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The knowledge-based economy and higher education: cases from the State of Florida

Daniels, Vincent (2009) The knowledge-based economy and higher education: cases from the State of Florida. PhD thesis, University of Glasgow.

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Abstract

The initial purpose of this thesis is to begin an exploration into the level of support given by colleges and universities to high-skills lifelong learning in the field of business and management, referred to as executive and professional education (EPE). To properly define level of support several additional undertakings were necessary, including: discovering methods of valuing knowledge to a region, state or country, establishing why participants in EPE programs enroll in them, and developing a set of indicators that would determine the level of support in the higher education system. As the scope of this study in the Unite States is too great, the state of Florida was chosen as a specific case. Florida has a substantial network of both private and public (state) universities and colleges. The thesis concludes with recommendations for advancing the support of EPE in the state of Florida As we move more strongly into the knowledge based economy, and as knowledge creation expands exponentially the need for a continued updating of knowledge and skills in the working community becomes evident. To support this inquiry a set of research questions were developed, as follows: 1 What are the components of relevant EPE? 2 What motivates participants to take part in EPE? 3 What is the level of support of the universities in the state of Florida for EPE? 4 Prepare recommendation based on the findings of the study for the state of Florida to improve support for EPE To address these questions three research methods were employed. Based on the previous experience of the researcher an exploratory case study was written exploring the intricacies of developing a successful EPE department. This exploratory case study served as a basis for developing a survey questionnaire, administered to participants in EPE to determine reasons for their participation. The case study, coupled with certain elements of the questionnaire led to the definition of a group of indicators with which to evaluate the level of support to EPE in a selected group of public and private universities in Florida. This final survey was conducted via the internet by website information of the various universities relative to EPE. Through this research, components of EPE were identified, motivations of participants were ascertained and the level of support by universities was evaluated. The research led to the conclusion that state support of EPE is woefully lacking. Recommendations were developed and included. While this thesis utilized a case, the state of Florida, the researcher believes that the findings and conclusions will be of value to practitioners involved in EPE, as well as to academics studying this area of business education. This research exercise has assisted the researcher in being more effective in managing and developing EPE within his own university. The researcher hopes that the outcome of this research will lead to a more organized approach to EPE in the state of Florida and beyond. As professions and skills are made obsolete in the knowledge economy the need for continued high level lifelong learning becomes increasing important to the sustainability and viability of local, regional, state and national economies.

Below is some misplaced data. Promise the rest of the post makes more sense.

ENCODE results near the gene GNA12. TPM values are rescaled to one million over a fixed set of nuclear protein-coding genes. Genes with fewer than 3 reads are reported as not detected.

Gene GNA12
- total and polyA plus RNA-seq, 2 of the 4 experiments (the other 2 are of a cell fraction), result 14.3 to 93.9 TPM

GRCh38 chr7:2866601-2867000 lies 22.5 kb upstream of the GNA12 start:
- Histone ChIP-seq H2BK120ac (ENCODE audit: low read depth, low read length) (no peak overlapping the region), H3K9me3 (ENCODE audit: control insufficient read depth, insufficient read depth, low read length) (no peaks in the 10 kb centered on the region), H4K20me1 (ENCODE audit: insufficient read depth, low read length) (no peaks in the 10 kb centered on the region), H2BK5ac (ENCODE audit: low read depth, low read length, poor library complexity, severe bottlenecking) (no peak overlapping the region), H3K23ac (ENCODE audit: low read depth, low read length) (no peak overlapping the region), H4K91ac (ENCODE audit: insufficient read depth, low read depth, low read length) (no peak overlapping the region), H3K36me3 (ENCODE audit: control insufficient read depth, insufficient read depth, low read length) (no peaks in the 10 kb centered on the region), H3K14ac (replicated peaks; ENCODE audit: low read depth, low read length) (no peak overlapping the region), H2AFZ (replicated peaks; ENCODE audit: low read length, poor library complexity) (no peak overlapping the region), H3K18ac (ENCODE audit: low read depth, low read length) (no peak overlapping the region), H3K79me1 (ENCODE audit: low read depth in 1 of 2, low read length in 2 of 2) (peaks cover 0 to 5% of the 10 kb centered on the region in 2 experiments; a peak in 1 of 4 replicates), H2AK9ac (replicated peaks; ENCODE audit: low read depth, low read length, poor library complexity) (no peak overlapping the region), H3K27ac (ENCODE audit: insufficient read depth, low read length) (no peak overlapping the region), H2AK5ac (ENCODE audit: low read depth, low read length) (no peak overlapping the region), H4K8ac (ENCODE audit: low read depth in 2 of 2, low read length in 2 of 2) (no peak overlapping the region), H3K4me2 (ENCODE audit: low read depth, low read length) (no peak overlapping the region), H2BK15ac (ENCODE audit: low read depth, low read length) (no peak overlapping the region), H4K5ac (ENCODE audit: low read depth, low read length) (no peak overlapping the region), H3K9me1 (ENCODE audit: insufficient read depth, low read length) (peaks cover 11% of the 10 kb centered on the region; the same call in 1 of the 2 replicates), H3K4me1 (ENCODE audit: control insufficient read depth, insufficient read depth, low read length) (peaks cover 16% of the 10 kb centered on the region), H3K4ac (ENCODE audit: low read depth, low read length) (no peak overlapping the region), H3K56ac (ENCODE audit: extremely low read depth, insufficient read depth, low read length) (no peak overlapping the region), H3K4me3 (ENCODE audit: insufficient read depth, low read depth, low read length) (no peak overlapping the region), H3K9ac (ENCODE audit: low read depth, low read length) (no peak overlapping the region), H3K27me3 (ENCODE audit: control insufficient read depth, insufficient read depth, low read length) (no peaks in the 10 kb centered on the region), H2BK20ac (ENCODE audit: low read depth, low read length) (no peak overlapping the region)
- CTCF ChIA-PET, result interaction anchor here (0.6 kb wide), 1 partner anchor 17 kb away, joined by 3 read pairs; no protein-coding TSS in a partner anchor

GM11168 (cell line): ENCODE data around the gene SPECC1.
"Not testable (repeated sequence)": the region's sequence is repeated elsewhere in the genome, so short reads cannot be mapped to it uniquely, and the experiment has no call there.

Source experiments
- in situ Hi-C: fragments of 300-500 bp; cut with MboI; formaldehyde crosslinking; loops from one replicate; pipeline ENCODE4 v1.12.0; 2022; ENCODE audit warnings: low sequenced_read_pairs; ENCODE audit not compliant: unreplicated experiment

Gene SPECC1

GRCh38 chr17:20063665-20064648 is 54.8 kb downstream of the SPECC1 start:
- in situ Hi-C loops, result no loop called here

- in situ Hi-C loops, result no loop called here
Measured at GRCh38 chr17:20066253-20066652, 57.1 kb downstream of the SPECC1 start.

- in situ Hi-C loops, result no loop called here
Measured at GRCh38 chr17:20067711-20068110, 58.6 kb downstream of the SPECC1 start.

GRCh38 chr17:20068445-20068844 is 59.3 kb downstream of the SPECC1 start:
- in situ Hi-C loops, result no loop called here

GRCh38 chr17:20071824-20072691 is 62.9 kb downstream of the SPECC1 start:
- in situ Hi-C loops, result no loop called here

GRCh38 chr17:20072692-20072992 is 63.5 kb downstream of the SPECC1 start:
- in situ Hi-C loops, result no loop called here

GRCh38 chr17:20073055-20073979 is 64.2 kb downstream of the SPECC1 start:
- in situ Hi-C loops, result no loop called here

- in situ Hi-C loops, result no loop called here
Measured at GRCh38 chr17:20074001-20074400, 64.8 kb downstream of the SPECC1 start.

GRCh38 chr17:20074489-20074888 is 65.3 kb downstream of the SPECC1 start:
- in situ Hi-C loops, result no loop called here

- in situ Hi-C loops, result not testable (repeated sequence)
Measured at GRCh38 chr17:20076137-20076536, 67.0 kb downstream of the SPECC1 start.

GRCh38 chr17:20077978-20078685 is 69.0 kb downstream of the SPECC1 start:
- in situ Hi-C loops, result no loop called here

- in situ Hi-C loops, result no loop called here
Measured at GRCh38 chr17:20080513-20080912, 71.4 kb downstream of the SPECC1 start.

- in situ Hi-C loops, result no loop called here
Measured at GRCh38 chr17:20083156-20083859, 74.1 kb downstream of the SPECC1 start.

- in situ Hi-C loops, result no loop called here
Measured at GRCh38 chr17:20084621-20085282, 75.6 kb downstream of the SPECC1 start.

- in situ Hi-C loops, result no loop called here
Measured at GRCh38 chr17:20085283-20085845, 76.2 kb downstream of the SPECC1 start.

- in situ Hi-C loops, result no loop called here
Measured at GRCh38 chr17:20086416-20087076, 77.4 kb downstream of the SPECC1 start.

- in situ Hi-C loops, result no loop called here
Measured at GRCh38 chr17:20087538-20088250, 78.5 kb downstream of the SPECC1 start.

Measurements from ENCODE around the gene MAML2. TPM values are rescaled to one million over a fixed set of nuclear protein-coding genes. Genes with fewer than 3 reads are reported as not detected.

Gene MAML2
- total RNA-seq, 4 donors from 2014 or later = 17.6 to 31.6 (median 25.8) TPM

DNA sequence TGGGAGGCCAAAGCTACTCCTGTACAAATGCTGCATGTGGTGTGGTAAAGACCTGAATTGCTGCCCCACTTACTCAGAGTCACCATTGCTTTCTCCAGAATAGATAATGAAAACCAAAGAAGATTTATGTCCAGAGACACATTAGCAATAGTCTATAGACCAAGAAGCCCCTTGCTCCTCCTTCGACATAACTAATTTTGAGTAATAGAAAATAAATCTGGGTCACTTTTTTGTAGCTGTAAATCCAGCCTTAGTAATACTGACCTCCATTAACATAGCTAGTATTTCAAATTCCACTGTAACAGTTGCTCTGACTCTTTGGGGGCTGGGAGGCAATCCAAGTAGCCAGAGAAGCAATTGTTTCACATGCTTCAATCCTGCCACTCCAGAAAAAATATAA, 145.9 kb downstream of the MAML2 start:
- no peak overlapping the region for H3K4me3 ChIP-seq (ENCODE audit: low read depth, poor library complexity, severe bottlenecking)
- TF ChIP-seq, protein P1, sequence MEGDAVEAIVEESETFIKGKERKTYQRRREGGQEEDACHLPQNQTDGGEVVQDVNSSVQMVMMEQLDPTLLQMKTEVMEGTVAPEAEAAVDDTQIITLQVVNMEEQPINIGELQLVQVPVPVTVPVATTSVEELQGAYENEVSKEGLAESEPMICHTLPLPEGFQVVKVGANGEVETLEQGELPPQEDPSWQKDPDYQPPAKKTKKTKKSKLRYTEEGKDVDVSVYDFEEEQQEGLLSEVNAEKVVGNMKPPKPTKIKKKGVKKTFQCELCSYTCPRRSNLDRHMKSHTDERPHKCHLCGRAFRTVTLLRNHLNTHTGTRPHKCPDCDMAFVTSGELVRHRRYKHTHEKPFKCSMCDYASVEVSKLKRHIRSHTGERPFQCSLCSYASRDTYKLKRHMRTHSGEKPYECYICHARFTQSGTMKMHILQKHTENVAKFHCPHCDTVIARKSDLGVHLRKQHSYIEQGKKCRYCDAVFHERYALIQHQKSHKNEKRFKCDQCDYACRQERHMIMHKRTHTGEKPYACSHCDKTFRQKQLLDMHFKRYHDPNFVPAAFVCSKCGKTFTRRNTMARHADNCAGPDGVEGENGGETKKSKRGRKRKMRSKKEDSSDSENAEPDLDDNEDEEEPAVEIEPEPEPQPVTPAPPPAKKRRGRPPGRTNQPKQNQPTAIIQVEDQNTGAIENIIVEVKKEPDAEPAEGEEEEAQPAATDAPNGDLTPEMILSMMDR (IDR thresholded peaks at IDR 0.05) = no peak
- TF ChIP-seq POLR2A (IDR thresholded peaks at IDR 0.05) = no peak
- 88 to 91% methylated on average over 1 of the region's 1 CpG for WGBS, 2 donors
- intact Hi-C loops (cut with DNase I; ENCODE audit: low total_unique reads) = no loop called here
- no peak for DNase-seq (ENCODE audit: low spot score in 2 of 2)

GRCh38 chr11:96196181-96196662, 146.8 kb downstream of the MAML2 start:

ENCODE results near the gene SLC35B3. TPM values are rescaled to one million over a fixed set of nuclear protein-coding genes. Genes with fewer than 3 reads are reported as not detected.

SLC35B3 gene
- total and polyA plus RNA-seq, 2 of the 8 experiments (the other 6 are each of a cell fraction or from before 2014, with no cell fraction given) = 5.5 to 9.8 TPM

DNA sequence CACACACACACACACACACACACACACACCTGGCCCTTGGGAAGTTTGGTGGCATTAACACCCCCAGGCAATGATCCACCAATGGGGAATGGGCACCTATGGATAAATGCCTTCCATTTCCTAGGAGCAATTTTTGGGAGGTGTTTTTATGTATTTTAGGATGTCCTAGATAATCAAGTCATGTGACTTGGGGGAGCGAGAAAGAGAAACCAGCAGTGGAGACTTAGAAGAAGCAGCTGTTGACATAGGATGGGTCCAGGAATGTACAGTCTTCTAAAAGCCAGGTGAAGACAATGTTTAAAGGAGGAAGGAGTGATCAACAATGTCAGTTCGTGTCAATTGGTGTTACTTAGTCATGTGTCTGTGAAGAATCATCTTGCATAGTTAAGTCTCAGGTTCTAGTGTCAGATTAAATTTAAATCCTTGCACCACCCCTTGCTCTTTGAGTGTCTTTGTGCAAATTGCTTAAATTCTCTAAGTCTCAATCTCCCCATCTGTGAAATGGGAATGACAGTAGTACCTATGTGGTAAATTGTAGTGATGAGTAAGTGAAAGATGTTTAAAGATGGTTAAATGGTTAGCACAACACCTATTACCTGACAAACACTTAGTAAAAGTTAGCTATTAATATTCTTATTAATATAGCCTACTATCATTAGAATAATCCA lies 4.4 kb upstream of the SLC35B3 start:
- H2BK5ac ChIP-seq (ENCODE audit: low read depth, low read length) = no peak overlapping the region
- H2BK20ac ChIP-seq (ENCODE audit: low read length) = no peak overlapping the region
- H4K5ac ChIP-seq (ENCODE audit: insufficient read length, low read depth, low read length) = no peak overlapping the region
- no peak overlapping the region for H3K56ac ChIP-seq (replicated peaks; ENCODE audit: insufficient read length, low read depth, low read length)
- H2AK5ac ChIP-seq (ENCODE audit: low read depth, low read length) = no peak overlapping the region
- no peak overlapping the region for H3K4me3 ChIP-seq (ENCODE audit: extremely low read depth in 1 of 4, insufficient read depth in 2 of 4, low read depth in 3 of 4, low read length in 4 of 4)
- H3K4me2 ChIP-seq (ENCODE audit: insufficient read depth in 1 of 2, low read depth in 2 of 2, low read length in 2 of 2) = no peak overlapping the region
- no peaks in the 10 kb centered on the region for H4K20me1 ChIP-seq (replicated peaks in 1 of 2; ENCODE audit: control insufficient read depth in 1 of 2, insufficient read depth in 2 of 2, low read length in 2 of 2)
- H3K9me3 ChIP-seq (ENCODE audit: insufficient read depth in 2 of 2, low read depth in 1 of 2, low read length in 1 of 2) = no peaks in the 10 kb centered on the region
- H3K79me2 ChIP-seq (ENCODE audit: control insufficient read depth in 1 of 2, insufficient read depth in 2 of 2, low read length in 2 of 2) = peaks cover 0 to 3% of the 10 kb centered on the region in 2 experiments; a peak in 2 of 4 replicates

Item Type: Thesis (PhD)
Qualification Level: Doctoral
Keywords: executive education, professional education, lifelong learning, knowledge economy, information age, higher education, business education, high skills, business schools, Florida, management education
Subjects: L Education > LD Individual institutions (United States)
L Education > LC Special aspects of education > LC5201 Education extension. Adult education. Continuing education
H Social Sciences > HD Industries. Land use. Labor > HD28 Management. Industrial Management
Colleges/Schools: College of Social Sciences > Adam Smith Business School > Management
Supervisor's Name: Burns, Dr. George
Date of Award: 2009
Depositing User: Mr. Vincent Daniels
Unique ID: glathesis:2009-818
Copyright: Copyright of this thesis is held by the author.
Date Deposited: 29 May 2009
Last Modified: 10 Dec 2012 13:26
URI: http://theses.gla.ac.uk/id/eprint/818

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